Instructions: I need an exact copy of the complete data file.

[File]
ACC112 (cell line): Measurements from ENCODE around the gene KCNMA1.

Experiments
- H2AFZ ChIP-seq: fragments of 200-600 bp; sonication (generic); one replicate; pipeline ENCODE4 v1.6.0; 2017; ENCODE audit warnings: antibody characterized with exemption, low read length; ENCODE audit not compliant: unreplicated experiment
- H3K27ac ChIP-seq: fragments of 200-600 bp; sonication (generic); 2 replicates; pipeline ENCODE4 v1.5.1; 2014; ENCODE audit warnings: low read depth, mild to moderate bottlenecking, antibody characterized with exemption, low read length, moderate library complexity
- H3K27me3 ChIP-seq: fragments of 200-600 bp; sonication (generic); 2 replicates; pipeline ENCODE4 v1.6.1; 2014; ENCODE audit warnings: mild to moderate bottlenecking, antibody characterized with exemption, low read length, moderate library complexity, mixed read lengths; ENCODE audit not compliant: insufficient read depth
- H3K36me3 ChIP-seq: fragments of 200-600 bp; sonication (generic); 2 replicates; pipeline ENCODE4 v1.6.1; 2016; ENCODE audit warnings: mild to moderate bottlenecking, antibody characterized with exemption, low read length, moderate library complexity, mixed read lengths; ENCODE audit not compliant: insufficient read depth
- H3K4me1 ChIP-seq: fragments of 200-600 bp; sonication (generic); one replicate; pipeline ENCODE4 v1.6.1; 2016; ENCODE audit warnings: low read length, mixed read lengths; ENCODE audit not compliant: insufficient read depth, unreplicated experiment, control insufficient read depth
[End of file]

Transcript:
ACC112 (cell line): Measurements from ENCODE around the gene KCNMA1.

Experiments
- H2AFZ ChIP-seq: fragments of 200-600 bp; sonication (generic); one replicate; pipeline ENCODE4 v1.6.0; 2017; ENCODE audit warnings: antibody characterized with exemption, low read length; ENCODE audit not compliant: unreplicated experiment
- H3K27ac ChIP-seq: fragments of 200-600 bp; sonication (generic); 2 replicates; pipeline ENCODE4 v1.5.1; 2014; ENCODE audit warnings: low read depth, mild to moderate bottlenecking, antibody characterized with exemption, low read length, moderate library complexity
- H3K27me3 ChIP-seq: fragments of 200-600 bp; sonication (generic); 2 replicates; pipeline ENCODE4 v1.6.1; 2014; ENCODE audit warnings: mild to moderate bottlenecking, antibody characterized with exemption, low read length, moderate library complexity, mixed read lengths; ENCODE audit not compliant: insufficient read depth
- H3K36me3 ChIP-seq: fragments of 200-600 bp; sonication (generic); 2 replicates; pipeline ENCODE4 v1.6.1; 2016; ENCODE audit warnings: mild to moderate bottlenecking, antibody characterized with exemption, low read length, moderate library complexity, mixed read lengths; ENCODE audit not compliant: insufficient read depth
- H3K4me1 ChIP-seq: fragments of 200-600 bp; sonication (generic); one replicate; pipeline ENCODE4 v1.6.1; 2016; ENCODE audit warnings: low read length, mixed read lengths; ENCODE audit not compliant: insufficient read depth, unreplicated experiment, control insufficient read depth